How do manufacturers use the cloud?
Businesses across the board are finding the advantages of cloud computing, and the manufacturing and distribution industry is no different. In the past, businesses in this sector have been mildly confused about the application of the cloud and how it would impact their operations; for instance, a MintJutras survey from 2013 found that 49 percent of respondents weren’t sure about the difference between single- and multi-tenant software-as-a-service architectures.
However, decision-makers in this sector have been slowly inching toward the cloud since the MintJutras survey was conducted. The IDC Manufacturing Insights report “Business Strategy: Worldwide Cloud Adoption in the Manufacturing Industry” published in early 2015 found that the cloud-first mentality is spreading throughout the field.A majority of manufacturers across the globe are now utilizing the cloud, with 66 percent using public environments and 68 percent using private ones for more than two applications.
“Traditional IT spend is clearly on the decline, and manufacturers must update their cloud roadmaps to ensure their investments benefit the business,” said Kimberly Knickle, research director at IDC Manufacturing Insights.
Replacing legacy systems with cloud infrastructure is on the to-do list for these companies within the manufacturing and distribution industry. Let’s take a look at some of the ways they are utilizing cloud-based applications and infrastructure to improve processes and enhance IT portfolios across the board:
“Cloud infrastructure allows companies to improve their overall time to market.”
Accelerate product development
In an interview with The Belfast Telegraph, Daniel McCusker of BlueMAC Manufacturing in the U.K. stressed that the cloud is helping manufacturing businesses develop and implement product designs more quickly and effectively, citing 24/7 data access as one of the key benefits of cloud computing. Indeed, business agility was cited by 71 percent of respondents to the survey conducted by the Harvard Business Review Analytic Services earlier in 2015.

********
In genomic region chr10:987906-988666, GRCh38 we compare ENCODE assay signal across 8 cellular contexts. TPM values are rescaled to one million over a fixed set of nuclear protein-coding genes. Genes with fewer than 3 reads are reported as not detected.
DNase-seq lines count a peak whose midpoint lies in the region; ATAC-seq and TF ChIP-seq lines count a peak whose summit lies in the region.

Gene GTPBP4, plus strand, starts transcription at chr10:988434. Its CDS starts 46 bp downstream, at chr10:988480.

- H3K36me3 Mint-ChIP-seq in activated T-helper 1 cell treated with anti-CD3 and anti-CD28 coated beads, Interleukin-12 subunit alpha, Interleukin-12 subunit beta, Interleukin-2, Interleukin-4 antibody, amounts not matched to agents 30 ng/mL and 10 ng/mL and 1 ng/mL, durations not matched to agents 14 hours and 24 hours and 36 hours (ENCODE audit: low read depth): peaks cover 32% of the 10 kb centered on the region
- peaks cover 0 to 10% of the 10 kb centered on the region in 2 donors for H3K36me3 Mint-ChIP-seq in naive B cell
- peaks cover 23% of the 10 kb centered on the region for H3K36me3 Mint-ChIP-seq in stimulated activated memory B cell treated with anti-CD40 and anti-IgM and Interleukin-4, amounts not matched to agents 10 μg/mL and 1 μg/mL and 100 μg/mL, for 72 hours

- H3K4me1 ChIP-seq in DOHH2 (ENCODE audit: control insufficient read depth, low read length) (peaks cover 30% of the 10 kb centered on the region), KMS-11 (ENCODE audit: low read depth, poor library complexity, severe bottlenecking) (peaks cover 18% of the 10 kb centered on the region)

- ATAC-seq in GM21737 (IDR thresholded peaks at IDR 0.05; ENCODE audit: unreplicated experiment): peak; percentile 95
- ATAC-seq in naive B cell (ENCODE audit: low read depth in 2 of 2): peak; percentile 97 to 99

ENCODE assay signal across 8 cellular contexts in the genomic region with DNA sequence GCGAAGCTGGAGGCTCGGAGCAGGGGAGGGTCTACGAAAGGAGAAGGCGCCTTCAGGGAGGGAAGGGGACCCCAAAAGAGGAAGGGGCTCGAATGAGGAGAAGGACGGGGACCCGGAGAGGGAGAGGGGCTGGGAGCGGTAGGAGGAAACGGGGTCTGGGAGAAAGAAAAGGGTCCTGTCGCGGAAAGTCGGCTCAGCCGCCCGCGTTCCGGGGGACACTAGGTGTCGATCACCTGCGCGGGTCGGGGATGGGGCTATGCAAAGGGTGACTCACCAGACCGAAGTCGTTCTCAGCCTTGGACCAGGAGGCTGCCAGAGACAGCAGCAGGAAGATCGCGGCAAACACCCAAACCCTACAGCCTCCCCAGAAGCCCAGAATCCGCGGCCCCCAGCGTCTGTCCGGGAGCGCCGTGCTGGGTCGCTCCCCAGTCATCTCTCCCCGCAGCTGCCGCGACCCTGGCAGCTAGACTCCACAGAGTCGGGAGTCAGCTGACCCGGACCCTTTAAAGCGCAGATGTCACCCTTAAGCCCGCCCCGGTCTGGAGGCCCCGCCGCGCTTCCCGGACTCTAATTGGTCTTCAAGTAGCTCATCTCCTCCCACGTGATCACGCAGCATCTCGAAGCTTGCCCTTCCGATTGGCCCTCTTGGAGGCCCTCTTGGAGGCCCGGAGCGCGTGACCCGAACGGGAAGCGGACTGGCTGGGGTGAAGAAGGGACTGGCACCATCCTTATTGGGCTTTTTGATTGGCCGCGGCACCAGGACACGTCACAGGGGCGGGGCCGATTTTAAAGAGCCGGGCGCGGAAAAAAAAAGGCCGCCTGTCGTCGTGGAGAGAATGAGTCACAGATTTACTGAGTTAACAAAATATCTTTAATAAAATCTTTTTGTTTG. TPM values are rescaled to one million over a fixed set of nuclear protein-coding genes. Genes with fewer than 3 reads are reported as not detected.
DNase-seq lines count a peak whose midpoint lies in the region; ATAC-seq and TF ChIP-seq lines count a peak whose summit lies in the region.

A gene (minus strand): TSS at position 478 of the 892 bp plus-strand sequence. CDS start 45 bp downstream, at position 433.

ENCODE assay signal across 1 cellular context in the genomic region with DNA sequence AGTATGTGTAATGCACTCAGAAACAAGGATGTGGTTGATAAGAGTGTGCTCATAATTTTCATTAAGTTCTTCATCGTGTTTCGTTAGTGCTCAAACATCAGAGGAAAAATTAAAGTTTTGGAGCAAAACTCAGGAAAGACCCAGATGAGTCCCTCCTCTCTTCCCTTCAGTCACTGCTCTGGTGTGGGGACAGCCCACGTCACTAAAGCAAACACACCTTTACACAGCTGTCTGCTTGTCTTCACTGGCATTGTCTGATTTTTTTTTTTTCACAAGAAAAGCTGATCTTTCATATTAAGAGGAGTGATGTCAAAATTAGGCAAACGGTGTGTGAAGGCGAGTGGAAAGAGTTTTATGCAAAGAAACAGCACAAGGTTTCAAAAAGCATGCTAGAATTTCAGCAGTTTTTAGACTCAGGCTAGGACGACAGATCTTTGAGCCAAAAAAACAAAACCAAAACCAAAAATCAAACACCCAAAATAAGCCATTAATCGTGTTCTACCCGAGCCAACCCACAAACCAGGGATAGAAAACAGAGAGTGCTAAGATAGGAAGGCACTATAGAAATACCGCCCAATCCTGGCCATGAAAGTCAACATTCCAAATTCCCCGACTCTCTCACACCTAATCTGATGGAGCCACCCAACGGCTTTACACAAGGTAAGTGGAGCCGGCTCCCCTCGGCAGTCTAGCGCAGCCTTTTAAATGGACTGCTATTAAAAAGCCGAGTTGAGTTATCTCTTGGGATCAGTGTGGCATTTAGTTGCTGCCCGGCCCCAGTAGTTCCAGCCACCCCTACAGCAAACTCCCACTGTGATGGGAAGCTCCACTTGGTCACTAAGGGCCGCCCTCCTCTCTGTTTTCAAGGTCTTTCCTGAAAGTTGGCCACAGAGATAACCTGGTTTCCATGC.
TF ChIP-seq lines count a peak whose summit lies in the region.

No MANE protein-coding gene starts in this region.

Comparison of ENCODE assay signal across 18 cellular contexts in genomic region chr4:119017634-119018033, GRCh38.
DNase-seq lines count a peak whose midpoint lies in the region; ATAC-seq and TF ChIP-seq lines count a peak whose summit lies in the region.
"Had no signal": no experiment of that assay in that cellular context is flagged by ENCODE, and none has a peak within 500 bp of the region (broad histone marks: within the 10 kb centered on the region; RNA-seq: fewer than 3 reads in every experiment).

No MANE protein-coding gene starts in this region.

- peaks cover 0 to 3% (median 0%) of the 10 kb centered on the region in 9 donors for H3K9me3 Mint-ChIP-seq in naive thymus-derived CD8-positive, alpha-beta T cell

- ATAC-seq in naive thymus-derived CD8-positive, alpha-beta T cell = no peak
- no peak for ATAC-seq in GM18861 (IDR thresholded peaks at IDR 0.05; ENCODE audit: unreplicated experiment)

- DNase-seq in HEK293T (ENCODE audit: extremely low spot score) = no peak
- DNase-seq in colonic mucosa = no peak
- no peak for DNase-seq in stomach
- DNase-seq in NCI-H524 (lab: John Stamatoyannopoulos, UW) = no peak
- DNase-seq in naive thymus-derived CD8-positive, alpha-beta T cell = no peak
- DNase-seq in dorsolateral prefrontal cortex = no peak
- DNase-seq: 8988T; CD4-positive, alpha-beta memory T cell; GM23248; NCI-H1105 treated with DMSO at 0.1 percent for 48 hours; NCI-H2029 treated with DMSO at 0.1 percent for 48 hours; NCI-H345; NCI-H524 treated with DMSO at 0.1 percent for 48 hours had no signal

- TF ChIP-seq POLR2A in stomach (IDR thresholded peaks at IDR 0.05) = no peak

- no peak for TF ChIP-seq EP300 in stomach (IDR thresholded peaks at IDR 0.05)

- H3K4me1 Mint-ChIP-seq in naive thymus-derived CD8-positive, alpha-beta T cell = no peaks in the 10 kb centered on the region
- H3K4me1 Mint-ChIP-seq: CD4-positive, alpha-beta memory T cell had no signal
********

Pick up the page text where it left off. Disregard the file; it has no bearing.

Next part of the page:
Investing in cloud infrastructure allows companies to improve their overall time to market while increasing productivity. This, in turn, provides greater flexibility when it comes to being able to change business operations.
Data synchronization is another thing that the cloud enables for businesses within the manufacturing and distribution industry. By implementing cloud-based applications that sync data across an organization, companies don’t have to worry about having inaccurate data customer and product data.
After all, collaboration is made easier with cloud-based appliances, and being able to communicate, organize and otherwise maintain massive amounts of data is something the cloud is helping manufacturing businesses accomplish. According to TechTarget, data management in the cloud allows manufacturers to hasten technology deployments and reduce maintenance costs in the long term.
General improvement of business processes
In a recent Forbes article, cloud expert Louis Columbus made the case that the cloud is helping manufacturers stimulate global growth through the use of cloud-based data management tools and enterprise resource planning solutions.
“Cloud-based platforms and applications provide a greater degree of precision and speed than the old systems often built by the manufacturers themselves,” Columbus wrote. “Cloud computing is emerging as a catalyst of global manufacturing growth across the entire industry.”
In addition to enhancing the speed at which business is done in the manufacturing and distribution sector, another benefit of cloud computing is in being able to scale and support suppliers from around the world. Columbus noted that manufacturers typically rely on outside sources for around 70 percent of their components, so being able to effectively communicate with every part of the supply chain is crucial.
The cloud has a lot to offer businesses within the manufacturing and distribution industry. As cloud infrastructure becomes more widespread, they will no doubt find new uses for virtual applications and data management technologies, especially as we look toward 2016 and beyond.